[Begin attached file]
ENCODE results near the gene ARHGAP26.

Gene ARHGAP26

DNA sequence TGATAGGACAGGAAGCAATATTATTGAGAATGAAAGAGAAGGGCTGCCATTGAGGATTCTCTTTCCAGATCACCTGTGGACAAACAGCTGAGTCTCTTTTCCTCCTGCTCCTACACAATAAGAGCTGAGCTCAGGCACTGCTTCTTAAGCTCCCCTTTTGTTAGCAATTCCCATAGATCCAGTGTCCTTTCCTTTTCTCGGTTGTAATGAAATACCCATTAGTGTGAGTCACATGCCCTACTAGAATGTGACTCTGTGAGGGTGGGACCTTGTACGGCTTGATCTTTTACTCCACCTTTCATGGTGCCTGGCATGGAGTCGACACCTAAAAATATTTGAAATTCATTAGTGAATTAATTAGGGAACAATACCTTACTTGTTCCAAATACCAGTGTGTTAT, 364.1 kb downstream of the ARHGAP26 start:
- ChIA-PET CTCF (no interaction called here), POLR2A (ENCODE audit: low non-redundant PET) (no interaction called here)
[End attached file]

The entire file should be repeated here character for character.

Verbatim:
ENCODE results near the gene ARHGAP26.

Gene ARHGAP26

DNA sequence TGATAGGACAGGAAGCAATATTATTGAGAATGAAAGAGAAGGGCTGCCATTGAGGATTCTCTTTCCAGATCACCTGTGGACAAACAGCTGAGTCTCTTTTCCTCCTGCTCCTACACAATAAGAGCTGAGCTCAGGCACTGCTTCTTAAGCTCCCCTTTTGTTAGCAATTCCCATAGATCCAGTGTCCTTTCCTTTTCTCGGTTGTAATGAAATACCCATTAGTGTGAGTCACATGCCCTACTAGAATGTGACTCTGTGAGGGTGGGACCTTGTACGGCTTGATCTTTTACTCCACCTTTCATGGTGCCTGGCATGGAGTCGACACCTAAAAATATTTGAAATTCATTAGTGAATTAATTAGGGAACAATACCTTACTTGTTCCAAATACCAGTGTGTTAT, 364.1 kb downstream of the ARHGAP26 start:
- ChIA-PET CTCF (no interaction called here), POLR2A (ENCODE audit: low non-redundant PET) (no interaction called here)